16 Apr

ACF Chat Fridays: Icon Picker Coming to ACF 6.3

By Mike Davey

ACF Chat Fridays are the biweekly open forum to discuss all things ACF, including future developments, the best ways to build WordPress sites with ACF, and much more.

The April 12th session of ACF Chat Fridays covered the recent releases of ACF 6.2.8 and 6.2.9, and previewed the new icon picking feature coming in ACF 6.3.

Co-hosted by Iain Poulson, Matt Shaw, Liam Gladdy, Anthony Burchell, and Phil Johnston.

Sign up for the next session →

ACF Chat Fridays Banner Image.

Session Recording

You can see the entire session in the player below, or catch the highlights in the session summary.

Session Summary

Iain Poulson got the latest session underway by noting that ACF had made it into the final round of Plugin Madness 2024. We’re pleased to announce that ACF has now taken the title in this year’s bracket-style competition, beating out WooCommerce in the final round. This is the third time ACF has come in first in Plugin Madness, first winning the coveted title in 2016, and again in 2023.

Iain also gave an update on the recent releases of ACF 6.2.8 and ACF 6.2.9. ACF 6.2.8 brings support for WordPress 6.5 features, while ACF 6.2.9 now allows you to override the Select2 escapeMarkup function when initializing a custom Select2. Both releases contain a number of bug fixes.

The highly-anticipated ACF 6.3 is projected to be available for beta testing before the end of the month. Sign up for the ACF beta test email list here. ACF 6.3 includes improvements to ACF Blocks, including field validation support, the ability to save block data in post meta, and a new feature to help headless builders create frontend components.

ACF 6.3 also includes improvements to conditional logic and a new way to choose dashicons. Phil Johnston gave a demo of the new icon picking process during the latest session. You can jump to that part of the video here.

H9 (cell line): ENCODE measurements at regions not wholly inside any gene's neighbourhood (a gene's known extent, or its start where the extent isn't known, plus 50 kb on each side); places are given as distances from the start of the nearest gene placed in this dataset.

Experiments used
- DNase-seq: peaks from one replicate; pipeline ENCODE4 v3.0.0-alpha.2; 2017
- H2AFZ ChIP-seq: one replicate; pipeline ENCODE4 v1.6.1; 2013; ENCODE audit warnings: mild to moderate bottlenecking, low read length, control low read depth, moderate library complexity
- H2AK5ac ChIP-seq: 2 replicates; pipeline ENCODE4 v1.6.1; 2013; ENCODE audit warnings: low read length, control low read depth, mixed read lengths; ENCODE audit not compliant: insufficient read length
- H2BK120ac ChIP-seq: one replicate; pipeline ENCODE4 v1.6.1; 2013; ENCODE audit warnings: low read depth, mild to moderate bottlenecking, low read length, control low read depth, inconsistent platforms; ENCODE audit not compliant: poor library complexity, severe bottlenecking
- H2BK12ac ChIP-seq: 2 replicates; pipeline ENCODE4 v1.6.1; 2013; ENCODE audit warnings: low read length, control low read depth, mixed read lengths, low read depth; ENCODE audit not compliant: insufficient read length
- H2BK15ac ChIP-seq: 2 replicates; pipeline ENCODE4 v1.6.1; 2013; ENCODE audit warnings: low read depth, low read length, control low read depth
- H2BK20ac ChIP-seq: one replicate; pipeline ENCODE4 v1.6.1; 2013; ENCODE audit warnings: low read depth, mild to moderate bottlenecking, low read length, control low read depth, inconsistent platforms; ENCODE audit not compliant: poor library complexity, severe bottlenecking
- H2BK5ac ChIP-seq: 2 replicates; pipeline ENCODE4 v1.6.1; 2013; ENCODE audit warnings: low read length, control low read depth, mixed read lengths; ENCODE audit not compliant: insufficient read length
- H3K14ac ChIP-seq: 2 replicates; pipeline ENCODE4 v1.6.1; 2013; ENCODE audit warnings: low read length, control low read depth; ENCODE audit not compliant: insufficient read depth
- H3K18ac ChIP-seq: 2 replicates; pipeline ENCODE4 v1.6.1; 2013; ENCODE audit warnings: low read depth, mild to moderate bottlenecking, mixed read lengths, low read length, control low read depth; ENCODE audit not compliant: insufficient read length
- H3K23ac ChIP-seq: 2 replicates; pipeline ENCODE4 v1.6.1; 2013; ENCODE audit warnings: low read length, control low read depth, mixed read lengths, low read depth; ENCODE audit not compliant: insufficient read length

In brief, the new process provides a visual guide to available dashicons, eliminating the need to know the precise string. You can also use an image from the site’s Media Library or an image URL in place of a dashicon. During this demo, Phil noted that the new feature had been built with accessibility in mind, making it easier for users to navigate with the keyboard.

New features and enhancements are always being considered for upcoming releases. You can add your ideas and vote on others on ACF’s Product Feedback board.

Before opening the floor to user questions, Iain also discussed recent upgrades to search on advancedcustomfields.com. Searching ACF documentation is now handled through WP Engine Smart Search. This enhancement significantly improves the search experience, helping you find the information you need more quickly and accurately.


We’ve included some of the questions and answers from the latest session below. Minor edits have been made for clarity and style.

Q: Any news about using ACF Blocks with the Interactivity API? I followed the guide for using interactivity with native blocks, and it doesn’t seem to work with ACF Blocks. I think the interactivity library isn’t loaded within the block.

A: You should be able to use the interactivity API with ACF Blocks. You add the supports for interactivity, but there’s also a reference in the block.json file to the view script module. That’s what runs on the front end that makes the block interactive. Everything happening within the block stays the same, it’s just that you have this external reference to another JavaScript file that talks to it.